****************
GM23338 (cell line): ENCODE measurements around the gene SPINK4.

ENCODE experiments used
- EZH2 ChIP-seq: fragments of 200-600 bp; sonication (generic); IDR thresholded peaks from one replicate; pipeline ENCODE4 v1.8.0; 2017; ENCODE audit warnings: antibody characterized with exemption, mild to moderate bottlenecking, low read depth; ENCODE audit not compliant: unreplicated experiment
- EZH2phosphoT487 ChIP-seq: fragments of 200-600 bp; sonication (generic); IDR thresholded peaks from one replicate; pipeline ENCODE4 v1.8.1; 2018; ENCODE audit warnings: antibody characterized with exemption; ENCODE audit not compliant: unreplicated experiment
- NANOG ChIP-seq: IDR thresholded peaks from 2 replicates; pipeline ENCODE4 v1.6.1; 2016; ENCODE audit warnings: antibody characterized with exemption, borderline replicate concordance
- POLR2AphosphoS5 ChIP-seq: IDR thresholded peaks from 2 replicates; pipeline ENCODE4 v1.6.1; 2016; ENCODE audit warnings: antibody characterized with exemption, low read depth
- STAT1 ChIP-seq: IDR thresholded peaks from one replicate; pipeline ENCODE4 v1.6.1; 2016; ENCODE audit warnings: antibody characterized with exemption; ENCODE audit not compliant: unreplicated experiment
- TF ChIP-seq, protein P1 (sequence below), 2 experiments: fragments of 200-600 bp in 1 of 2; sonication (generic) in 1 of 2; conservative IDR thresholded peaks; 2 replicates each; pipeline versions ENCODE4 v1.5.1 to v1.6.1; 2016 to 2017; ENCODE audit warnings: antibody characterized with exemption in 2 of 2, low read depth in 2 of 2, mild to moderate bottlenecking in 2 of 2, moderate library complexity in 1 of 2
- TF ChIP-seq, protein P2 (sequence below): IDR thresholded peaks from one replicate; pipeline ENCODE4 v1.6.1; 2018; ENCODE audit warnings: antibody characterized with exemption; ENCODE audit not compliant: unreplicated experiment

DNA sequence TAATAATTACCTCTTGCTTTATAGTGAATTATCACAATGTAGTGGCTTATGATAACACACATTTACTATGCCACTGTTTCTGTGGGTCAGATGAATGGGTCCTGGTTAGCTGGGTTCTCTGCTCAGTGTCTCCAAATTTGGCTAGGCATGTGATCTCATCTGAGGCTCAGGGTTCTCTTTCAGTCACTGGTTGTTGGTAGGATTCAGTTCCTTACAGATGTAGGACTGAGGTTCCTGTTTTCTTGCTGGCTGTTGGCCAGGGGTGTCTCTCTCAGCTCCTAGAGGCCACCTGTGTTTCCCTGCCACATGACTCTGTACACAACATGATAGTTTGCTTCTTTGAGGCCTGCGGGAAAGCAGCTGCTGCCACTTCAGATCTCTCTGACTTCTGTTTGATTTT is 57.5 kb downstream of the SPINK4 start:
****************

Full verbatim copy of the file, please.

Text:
GM23338 (cell line): ENCODE measurements around the gene SPINK4.

ENCODE experiments used
- EZH2 ChIP-seq: fragments of 200-600 bp; sonication (generic); IDR thresholded peaks from one replicate; pipeline ENCODE4 v1.8.0; 2017; ENCODE audit warnings: antibody characterized with exemption, mild to moderate bottlenecking, low read depth; ENCODE audit not compliant: unreplicated experiment
- EZH2phosphoT487 ChIP-seq: fragments of 200-600 bp; sonication (generic); IDR thresholded peaks from one replicate; pipeline ENCODE4 v1.8.1; 2018; ENCODE audit warnings: antibody characterized with exemption; ENCODE audit not compliant: unreplicated experiment
- NANOG ChIP-seq: IDR thresholded peaks from 2 replicates; pipeline ENCODE4 v1.6.1; 2016; ENCODE audit warnings: antibody characterized with exemption, borderline replicate concordance
- POLR2AphosphoS5 ChIP-seq: IDR thresholded peaks from 2 replicates; pipeline ENCODE4 v1.6.1; 2016; ENCODE audit warnings: antibody characterized with exemption, low read depth
- STAT1 ChIP-seq: IDR thresholded peaks from one replicate; pipeline ENCODE4 v1.6.1; 2016; ENCODE audit warnings: antibody characterized with exemption; ENCODE audit not compliant: unreplicated experiment
- TF ChIP-seq, protein P1 (sequence below), 2 experiments: fragments of 200-600 bp in 1 of 2; sonication (generic) in 1 of 2; conservative IDR thresholded peaks; 2 replicates each; pipeline versions ENCODE4 v1.5.1 to v1.6.1; 2016 to 2017; ENCODE audit warnings: antibody characterized with exemption in 2 of 2, low read depth in 2 of 2, mild to moderate bottlenecking in 2 of 2, moderate library complexity in 1 of 2
- TF ChIP-seq, protein P2 (sequence below): IDR thresholded peaks from one replicate; pipeline ENCODE4 v1.6.1; 2018; ENCODE audit warnings: antibody characterized with exemption; ENCODE audit not compliant: unreplicated experiment

DNA sequence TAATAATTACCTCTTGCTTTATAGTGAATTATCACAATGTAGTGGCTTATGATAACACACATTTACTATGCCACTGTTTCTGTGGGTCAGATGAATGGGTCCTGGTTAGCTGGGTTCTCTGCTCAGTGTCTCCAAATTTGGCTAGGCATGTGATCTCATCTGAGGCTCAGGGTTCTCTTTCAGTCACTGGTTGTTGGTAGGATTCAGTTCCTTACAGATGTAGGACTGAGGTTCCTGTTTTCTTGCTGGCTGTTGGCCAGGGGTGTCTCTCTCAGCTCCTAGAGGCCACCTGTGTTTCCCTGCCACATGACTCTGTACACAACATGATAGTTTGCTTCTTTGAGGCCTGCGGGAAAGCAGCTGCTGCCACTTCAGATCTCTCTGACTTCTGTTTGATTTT is 57.5 kb downstream of the SPINK4 start: